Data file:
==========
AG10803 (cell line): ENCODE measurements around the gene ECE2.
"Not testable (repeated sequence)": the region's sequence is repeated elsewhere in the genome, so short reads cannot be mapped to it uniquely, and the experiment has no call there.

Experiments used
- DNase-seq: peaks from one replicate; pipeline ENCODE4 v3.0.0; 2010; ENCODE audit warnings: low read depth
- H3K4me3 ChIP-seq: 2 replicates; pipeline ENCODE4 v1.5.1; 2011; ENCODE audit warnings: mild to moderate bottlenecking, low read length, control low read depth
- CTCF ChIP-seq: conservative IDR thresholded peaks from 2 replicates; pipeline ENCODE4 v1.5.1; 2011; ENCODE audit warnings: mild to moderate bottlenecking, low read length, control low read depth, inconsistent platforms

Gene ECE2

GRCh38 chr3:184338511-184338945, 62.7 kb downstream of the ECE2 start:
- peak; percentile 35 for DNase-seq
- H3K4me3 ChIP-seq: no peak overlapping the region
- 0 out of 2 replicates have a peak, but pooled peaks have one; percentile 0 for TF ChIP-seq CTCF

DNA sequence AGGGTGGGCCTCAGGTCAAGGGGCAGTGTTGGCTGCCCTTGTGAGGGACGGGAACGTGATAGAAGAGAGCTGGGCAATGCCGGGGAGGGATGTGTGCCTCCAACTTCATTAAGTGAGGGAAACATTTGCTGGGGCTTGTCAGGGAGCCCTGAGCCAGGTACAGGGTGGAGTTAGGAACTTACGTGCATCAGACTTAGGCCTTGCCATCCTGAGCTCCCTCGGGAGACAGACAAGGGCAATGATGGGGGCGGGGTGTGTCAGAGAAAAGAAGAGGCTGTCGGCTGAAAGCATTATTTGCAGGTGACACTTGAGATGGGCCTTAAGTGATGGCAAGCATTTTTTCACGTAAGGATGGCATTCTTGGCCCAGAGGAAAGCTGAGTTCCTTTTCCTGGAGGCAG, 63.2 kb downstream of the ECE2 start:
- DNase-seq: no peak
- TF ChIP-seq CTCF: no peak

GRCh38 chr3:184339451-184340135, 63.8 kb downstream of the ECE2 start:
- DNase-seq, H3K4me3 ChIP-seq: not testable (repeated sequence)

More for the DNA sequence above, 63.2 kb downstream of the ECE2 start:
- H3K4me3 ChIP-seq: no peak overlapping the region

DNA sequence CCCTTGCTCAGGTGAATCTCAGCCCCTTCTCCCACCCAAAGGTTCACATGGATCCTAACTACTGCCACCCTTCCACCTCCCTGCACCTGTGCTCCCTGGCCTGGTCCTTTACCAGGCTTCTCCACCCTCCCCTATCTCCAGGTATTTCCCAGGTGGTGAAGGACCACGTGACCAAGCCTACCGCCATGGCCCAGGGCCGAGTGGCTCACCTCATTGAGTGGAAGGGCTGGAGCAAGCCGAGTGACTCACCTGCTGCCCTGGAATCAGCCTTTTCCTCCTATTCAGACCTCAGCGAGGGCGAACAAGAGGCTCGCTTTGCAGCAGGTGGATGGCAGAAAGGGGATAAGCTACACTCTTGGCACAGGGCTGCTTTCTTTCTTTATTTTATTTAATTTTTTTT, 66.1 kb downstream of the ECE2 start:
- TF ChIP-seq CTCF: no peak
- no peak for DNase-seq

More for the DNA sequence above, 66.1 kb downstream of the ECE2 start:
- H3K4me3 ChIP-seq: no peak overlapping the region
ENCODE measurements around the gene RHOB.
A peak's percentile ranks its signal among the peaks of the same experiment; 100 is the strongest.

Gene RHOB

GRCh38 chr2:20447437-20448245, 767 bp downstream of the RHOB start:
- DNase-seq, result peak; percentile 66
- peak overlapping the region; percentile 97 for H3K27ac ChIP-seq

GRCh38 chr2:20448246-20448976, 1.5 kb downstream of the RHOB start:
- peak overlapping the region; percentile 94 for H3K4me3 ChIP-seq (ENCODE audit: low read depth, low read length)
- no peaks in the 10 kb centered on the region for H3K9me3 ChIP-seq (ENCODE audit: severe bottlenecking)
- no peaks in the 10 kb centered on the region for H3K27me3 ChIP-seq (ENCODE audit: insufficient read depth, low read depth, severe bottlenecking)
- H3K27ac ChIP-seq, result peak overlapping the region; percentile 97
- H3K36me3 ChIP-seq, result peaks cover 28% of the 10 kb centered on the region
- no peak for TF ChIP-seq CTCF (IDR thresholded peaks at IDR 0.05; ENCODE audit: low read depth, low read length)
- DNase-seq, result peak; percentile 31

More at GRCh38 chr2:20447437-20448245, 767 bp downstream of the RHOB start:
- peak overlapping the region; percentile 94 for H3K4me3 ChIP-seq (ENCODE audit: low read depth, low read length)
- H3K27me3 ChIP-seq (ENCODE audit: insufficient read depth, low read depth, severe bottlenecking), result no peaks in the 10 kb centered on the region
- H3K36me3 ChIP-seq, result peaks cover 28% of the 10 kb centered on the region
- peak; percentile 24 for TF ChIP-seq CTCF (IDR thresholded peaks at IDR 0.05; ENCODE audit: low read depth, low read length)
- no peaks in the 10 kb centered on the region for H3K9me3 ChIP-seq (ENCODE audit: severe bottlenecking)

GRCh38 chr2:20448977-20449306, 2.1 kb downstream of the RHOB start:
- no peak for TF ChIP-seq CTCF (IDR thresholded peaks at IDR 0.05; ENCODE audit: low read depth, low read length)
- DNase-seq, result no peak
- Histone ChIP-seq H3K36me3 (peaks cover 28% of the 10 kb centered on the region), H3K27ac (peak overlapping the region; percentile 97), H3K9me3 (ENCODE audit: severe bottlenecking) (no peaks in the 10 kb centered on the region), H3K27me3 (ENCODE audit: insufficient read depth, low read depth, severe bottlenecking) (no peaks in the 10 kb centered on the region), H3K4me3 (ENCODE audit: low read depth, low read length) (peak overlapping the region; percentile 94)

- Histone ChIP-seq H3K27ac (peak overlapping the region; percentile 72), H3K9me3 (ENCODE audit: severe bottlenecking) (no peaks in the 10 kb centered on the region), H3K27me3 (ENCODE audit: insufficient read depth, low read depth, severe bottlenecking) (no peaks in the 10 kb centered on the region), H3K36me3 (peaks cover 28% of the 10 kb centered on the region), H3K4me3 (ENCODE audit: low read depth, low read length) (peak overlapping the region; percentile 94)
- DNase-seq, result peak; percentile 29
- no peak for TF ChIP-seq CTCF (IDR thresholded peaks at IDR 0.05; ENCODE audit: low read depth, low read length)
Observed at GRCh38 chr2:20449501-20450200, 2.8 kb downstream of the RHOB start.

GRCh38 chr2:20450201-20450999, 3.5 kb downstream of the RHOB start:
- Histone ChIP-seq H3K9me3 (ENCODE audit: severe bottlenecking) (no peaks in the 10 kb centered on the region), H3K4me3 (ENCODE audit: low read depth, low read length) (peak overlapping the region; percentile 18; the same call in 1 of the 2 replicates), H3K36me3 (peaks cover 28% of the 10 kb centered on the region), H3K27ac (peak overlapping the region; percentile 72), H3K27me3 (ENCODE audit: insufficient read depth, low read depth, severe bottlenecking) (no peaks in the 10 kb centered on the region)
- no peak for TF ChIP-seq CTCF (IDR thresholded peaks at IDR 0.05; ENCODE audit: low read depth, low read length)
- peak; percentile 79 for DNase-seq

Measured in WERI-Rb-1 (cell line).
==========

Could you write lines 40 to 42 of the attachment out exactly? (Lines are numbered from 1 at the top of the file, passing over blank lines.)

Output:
- H3K27me3 ChIP-seq (ENCODE audit: insufficient read depth, low read depth, severe bottlenecking), result no peaks in the 10 kb centered on the region
- H3K36me3 ChIP-seq, result peaks cover 28% of the 10 kb centered on the region
- peak; percentile 24 for TF ChIP-seq CTCF (IDR thresholded peaks at IDR 0.05; ENCODE audit: low read depth, low read length)